GP: Maintaining our core values and vibrant culture has been a priority throughout our growth journey. We achieved this by creating a plan, communicating it effectively, and regularly assessing its implementation. Our mentoring programs and frequent meetings fostered communication and alignment of values. As our leaders gained autonomy and proved their capabilities, trust became the foundation of our operations. Mutual trust between all levels of management has been essential in preserving our core values and vibrant culture.

Q: As a former lawyer, accountant, and executive – not a designer – what does it mean to be a global design firm? What attitudes and behaviours do we have?

GP: We understand the value proposition our place within the market. We understand we must run a business that is profitable. We prioritise empowerment and training. We are not arrogant, but self-assured. We continuously learn and adjust. Most importantly, we learn from failure and know that failure is derived from a failure of systems – technological or training – and not of people.

Customer outcomes are central as much as world class design, and partnerships formed around respect and trust in this industry. It’s a people business – repeat clients are now the backbone of our success as we shift from public tenders to invited opportunities. Our reputation and capability is our brand and we want to be the ‘safe hands’ in delivering design and construction.

Q: What are your measures of success in business?

GP: In any industry, it’s all about understanding and meeting the needs of clients. At McGregor Coxall, we share this philosophy, but with an added responsibility towards the environment and communities we serve. Revenue and profit fuel our engine, but success goes beyond financial metrics. We measure success through impactful projects like Powerhouse Parramatta, Sydney Modern, and Grampians Peaks Trail—centrepiece projects that shape cities and environments. These projects require a certain size and capability, delivering quality at scale. Timeless design that serves communities and withstands the test of time also signifies success. Success is attracting and retaining great talent. We strive to be a magnet for top professionals, ensuring low turnover rates and fostering a culture that inspires.Ultimately, our success is achieving our vision of a healthy, resilient earth—one project at a time. Resilience, in both environmental and corporate contexts, means an organisation that can thrive even without my presence.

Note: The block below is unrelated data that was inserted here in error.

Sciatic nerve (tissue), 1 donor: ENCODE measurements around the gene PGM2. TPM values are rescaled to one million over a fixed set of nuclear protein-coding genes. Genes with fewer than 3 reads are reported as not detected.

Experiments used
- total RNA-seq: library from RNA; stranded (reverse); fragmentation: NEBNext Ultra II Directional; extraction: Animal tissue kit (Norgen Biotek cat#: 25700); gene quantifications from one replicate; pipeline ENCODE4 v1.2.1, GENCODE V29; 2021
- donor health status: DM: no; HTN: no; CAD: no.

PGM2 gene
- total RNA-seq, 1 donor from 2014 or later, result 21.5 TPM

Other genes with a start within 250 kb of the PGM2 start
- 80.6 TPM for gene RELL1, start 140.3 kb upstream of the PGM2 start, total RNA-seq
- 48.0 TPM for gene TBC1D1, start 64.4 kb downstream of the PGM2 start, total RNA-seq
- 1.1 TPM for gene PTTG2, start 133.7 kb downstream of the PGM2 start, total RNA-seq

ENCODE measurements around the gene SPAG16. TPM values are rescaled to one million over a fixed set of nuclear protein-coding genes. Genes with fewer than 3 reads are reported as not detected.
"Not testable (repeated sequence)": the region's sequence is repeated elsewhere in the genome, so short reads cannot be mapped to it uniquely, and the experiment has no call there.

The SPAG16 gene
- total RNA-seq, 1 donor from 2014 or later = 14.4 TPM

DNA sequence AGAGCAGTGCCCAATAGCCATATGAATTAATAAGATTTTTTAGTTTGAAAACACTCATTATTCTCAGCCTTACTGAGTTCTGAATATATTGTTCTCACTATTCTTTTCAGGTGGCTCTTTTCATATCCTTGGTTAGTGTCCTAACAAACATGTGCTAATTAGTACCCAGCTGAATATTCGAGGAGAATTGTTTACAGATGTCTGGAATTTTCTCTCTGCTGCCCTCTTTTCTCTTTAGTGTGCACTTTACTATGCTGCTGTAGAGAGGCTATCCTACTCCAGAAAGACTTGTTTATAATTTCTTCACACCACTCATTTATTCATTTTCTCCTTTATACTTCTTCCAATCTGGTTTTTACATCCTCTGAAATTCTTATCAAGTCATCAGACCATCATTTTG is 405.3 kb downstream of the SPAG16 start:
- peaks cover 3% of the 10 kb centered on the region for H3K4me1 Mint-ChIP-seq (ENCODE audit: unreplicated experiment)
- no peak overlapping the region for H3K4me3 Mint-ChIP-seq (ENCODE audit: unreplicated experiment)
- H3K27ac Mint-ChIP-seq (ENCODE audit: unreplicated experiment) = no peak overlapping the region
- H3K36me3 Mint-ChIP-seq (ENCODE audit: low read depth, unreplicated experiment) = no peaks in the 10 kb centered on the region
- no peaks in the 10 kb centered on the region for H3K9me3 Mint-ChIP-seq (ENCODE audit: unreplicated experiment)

Q: What are the biggest challenges McGregor Coxall faces as a design, engineering, and city resilience consultancy?

GP: Design firms face the challenge of being appropriately compensated for their work. In our industry, there is often an expectation of providing extensive free work, such as design competitions, which undervalue our expertise and effort. Another challenge we face is maintaining business integrity and brand equity during rapid growth. It requires conscious efforts to ensure that our core values, principles, and high standards are upheld. As McGregor Coxall has grown, maintaining the emotional connection to our founders and their legacy has been imperative. Balancing growth with honouring the company’s history and paying tribute to their passion has been a constant.

Q: Let’s fast forward five years. What does McGregor Coxall look like?

GP: We envision McGregor Coxall as a thriving 200-person studio, strategically positioned around the world. We will continue to embrace our interdisciplinary approach, offering resilient, socially conscious, and timeless design solutions. We continue to be thought leaders, using research, development, and progressiveness to champion a healthy, resilient earth. While our global presence and services expand, our commitment to excellence, clients and communities will continue to guide us. We will continue to be at the forefront of the industry, shaping a sustainable future through our expertise and innovation.